This past March 19th, 2019, Room for Discussion hosted an interview with Dr. Professor Joyeeta Gupta (co-chair of UN Environment’s Global Environmental Outlook-6) and Freek Bersch (Spokesperson for Economy at Milieudefensie). The goal of the interview was to examine the challenges posed by climate change to our legal systems and policy rooms, and how the issue is being addressed in our courtrooms. The present article aims to give readers a quick overview of how the interview developed and what were the main points discussed.

 

During the whole interview, a point that was frequently emphasized, particularly by Professor Gupta, was the important role that international law plays in addressing climate change. It is through means of international regulations that countries can come together and establish common procedures and goals. A very good example of this international cooperation and commitment is the Paris Agreement, in which 195 countries adopted the first-ever universal, legally binding global climate deal. You might ask yourself how effective these agreements are, since President Trump recently backed up from this agreement. “Technically I have not found the official document in which he has pulled the U.S. out. We just heard his announcement”, Professor Gupta cleared. But do these regulations really work?

It is undoubtedly important to bring countries together. Each country has its own different dynamics and priorities, but setting common goals addressing climate change is key. Politicians may generally let short-term pressure influence their decisions in running a country. It is for this reason that judiciary bodies are crucial in climate challenges, because they are not so pressured by short-term goals and can adopt a long-term perspective. It is all a question of balance of power, but Professor Gupta believes that right now is judiciary the one we must focus on. Regarding the individual level, both interviewees agreed that young people strikes that have been recently happening around the globe can make a difference. Strikes are powerful movements. However, Mr. Bersch believed that as good as these protests are, we are underreacting: “we haven’t done much more much sooner”.

 

In the second half of the interview, our interviewers from Room for Discussion wanted to get down to the question who is to blame?. Several statements were presented, to which both interviewees had to agree or disagree. The following are presented below.

Corporations are the biggest players when it comes to climate change

Both interviewees agreed. Mr. Bersch explained: these days, many corporations are bigger than some governments, and they are becoming increasingly powerful. Holding governments accountable can be done with tools such as democracy or judiciary, but when it comes to corporations this is much harder. Some multinationals can become very powerful and affect negotiations. Professor Gupta illustrated this with the example of Shell: the company, that has known for long about climate change and has the necessary money and expertise, could have become a leader in addressing climate change. They did not, pleading that Dutch people prefer fossil fuels. To this, Professor Gupta argued that people do not really care where their electricity and fuel comes from.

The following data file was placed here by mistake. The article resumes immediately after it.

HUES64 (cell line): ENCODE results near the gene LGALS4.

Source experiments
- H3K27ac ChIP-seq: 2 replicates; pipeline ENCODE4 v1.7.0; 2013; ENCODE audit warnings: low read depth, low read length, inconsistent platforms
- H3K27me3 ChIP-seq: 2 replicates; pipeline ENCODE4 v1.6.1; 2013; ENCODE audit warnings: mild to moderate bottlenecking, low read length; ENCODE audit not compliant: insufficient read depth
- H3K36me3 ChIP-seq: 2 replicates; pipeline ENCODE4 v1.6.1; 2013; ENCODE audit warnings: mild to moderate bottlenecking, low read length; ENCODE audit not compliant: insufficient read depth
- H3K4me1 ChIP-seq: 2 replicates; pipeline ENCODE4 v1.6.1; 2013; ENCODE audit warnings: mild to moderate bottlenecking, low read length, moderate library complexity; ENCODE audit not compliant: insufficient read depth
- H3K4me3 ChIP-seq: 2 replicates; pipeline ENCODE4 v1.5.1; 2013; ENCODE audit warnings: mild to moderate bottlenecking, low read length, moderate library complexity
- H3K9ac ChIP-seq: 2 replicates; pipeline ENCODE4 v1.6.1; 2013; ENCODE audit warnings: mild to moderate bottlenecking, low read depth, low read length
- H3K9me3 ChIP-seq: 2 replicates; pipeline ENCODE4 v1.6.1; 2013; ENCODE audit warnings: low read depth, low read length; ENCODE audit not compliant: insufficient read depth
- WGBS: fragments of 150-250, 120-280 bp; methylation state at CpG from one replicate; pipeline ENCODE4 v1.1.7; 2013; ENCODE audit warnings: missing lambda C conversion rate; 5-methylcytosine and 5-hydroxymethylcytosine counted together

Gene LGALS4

Governments are doing enough to adequately address climate change.

Mr. Bersch disagreed, arguing that as long as we are not in a path to achieve the Paris climate goals, we are not doing enough. Professor Gupta added that governments can do much more if they choose it, and without their GDP going down.

 

The individual holds the ultimate responsibility when it comes to climate change.

“We need to do a bit, but we can’t change the system alone”. Apart from social movements and pressuring the court, Professor Gupta believes that individuals don’t have more importance on the issue than the government or the private sector have. She claimed, the leader in this should be the government, but it is the individuals who must form the social movements. “We [individuals] should push them [government] to show them leadership”. To this statement, Mr. Bersch considers climate change to be a collective problem, hence the need for collective solutions. Our interventions on the individual level may help, but climate change does not entirely depend on each of us individually. Citing a social psychology principle, he argued: “when people’s beliefs and people’s actions do not match, people tend to change not their actions, but their beliefs. It could be possible that this frame on climate change and ecological problems has helped people be sceptic about the need to address these problems”.

 

Overall, both interviewees have agreed that litigation (i.e. the process of taking legal action) in facing climate change is of primary importance. When asked if in the future there will be room for unsustainable corporations, Professor Gupta nodded, explaining that there will always be unsustainable companies lacking the knowledge or expertise to change their procedures. However, the focus should now be on those companies that are currently unsustainable, and try to make them sustainable.

 

P.S. If this interview (or article!) left you curious about the issue, make sure to read our pre-interview article to get a more detailed background of the situation here.